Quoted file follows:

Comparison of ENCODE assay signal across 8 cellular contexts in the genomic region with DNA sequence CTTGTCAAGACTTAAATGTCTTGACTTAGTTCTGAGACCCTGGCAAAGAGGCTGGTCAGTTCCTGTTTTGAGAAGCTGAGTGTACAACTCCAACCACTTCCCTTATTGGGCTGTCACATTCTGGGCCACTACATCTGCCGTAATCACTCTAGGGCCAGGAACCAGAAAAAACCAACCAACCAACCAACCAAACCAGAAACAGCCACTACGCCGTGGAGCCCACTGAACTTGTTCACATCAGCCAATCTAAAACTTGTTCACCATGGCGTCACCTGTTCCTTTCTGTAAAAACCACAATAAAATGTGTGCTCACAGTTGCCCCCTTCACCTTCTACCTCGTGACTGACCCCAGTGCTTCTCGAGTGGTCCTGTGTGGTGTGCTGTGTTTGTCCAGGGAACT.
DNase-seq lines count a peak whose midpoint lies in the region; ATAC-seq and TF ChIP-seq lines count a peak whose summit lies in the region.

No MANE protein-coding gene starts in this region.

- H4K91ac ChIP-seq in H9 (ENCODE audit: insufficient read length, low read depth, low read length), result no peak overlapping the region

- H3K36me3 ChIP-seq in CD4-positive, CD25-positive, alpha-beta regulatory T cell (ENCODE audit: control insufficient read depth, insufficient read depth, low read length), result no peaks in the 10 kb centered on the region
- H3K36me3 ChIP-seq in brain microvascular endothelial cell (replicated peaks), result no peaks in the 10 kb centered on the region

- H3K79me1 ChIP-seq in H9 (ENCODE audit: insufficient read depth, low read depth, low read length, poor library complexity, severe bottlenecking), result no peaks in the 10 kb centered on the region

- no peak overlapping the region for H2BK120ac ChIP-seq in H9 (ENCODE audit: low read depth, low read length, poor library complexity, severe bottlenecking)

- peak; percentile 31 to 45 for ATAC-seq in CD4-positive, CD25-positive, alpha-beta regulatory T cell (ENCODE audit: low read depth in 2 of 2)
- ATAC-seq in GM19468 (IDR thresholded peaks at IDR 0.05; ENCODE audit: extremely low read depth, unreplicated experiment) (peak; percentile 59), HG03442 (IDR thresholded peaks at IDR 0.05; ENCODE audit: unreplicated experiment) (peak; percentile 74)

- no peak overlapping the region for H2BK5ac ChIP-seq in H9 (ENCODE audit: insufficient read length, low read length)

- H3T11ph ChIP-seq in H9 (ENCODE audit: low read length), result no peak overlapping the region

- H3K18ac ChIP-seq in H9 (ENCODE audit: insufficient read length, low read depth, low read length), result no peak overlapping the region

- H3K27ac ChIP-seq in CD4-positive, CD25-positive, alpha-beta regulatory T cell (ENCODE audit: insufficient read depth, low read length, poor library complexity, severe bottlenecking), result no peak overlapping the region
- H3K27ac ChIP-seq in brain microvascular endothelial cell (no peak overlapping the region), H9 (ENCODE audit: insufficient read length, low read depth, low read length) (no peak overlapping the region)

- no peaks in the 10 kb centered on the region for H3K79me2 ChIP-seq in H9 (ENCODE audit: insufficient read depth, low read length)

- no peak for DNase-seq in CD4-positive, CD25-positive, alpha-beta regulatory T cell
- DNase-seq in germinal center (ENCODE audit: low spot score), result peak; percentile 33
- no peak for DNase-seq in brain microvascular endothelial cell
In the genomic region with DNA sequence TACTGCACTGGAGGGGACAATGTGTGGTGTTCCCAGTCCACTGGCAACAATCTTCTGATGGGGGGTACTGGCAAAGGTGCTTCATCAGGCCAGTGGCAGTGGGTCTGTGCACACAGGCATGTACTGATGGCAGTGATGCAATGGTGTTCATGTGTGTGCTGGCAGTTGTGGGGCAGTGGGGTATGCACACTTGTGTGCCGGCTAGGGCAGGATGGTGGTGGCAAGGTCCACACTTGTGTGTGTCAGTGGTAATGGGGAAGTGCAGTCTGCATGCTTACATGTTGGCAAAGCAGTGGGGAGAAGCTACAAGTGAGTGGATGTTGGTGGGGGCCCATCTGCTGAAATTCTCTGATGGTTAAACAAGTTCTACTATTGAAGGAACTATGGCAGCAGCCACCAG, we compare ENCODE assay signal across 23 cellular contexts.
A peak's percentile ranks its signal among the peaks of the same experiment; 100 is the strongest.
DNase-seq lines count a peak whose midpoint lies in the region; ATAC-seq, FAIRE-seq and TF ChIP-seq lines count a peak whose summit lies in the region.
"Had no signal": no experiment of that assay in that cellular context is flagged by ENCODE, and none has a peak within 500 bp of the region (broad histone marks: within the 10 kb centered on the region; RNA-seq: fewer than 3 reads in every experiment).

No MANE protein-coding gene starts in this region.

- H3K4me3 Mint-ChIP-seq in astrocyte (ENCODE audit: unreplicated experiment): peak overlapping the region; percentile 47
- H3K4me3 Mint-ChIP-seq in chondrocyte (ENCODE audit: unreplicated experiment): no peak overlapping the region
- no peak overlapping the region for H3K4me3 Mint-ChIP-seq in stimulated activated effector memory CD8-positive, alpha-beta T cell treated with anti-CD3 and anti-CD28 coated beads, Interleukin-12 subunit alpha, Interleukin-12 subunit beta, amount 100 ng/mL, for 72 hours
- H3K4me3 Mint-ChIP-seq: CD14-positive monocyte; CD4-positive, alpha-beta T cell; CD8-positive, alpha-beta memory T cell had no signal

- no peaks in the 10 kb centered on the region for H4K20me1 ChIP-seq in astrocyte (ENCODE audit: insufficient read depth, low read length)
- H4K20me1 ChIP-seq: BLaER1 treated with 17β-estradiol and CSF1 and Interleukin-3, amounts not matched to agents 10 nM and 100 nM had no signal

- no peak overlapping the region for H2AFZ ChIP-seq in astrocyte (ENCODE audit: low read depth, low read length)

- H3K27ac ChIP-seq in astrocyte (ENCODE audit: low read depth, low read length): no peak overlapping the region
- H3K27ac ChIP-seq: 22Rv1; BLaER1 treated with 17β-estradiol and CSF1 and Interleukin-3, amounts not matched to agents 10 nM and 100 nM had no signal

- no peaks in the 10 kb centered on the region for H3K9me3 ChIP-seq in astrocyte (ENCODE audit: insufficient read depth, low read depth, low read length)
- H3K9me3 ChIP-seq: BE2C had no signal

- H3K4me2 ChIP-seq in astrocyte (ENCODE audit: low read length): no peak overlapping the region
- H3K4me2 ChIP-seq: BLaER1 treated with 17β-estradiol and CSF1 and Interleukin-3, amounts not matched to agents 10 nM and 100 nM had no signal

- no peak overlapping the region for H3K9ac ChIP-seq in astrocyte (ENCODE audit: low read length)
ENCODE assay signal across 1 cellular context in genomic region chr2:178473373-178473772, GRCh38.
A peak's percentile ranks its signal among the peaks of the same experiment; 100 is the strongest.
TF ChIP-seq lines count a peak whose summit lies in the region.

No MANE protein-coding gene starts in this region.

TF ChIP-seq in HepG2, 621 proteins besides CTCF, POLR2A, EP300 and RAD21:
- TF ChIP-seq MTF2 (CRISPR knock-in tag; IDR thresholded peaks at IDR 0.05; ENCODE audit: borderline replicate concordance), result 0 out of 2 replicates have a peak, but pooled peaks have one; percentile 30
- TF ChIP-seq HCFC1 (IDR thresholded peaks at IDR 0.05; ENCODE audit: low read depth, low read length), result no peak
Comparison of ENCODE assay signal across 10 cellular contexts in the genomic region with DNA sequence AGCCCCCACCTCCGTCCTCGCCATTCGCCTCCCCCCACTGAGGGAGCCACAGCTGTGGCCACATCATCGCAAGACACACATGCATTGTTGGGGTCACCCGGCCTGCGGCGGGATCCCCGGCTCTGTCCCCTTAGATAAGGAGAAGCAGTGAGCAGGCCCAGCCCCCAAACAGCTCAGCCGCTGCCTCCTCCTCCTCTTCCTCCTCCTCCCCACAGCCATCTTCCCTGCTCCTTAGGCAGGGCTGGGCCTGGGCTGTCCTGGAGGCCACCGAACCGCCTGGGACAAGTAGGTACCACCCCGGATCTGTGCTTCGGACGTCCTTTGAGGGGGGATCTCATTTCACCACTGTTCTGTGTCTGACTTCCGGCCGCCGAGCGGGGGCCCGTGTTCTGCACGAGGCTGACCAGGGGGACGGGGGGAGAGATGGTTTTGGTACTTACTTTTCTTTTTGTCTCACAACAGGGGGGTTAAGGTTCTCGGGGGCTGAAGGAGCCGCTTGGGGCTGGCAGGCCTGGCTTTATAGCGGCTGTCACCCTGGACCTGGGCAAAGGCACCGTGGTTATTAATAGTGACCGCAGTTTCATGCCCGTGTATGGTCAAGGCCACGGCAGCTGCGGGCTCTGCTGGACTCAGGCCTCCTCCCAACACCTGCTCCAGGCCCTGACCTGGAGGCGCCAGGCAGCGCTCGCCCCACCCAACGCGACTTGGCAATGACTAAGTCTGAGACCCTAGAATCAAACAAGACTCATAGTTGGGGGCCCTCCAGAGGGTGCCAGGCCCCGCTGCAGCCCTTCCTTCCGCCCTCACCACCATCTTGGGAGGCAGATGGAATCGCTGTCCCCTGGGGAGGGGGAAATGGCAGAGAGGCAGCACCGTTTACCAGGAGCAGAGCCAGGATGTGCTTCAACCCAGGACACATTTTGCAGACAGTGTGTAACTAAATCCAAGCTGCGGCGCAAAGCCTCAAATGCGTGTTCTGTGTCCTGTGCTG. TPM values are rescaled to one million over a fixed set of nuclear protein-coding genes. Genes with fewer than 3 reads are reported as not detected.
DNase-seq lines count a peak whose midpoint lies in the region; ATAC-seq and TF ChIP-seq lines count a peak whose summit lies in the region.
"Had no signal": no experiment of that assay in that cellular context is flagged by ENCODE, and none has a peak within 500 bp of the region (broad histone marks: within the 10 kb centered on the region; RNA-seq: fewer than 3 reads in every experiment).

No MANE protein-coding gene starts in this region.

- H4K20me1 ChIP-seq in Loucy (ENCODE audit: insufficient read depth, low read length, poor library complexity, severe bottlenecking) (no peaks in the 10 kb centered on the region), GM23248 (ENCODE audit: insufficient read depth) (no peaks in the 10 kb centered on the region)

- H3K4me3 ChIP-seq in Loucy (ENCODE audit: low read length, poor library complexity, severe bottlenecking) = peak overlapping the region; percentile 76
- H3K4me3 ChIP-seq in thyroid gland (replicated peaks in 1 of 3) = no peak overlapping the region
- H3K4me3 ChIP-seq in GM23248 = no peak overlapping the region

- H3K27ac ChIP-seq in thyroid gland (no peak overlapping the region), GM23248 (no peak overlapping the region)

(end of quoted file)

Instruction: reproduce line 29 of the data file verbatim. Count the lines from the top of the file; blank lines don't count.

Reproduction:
- no peaks in the 10 kb centered on the region for H4K20me1 ChIP-seq in astrocyte (ENCODE audit: insufficient read depth, low read length)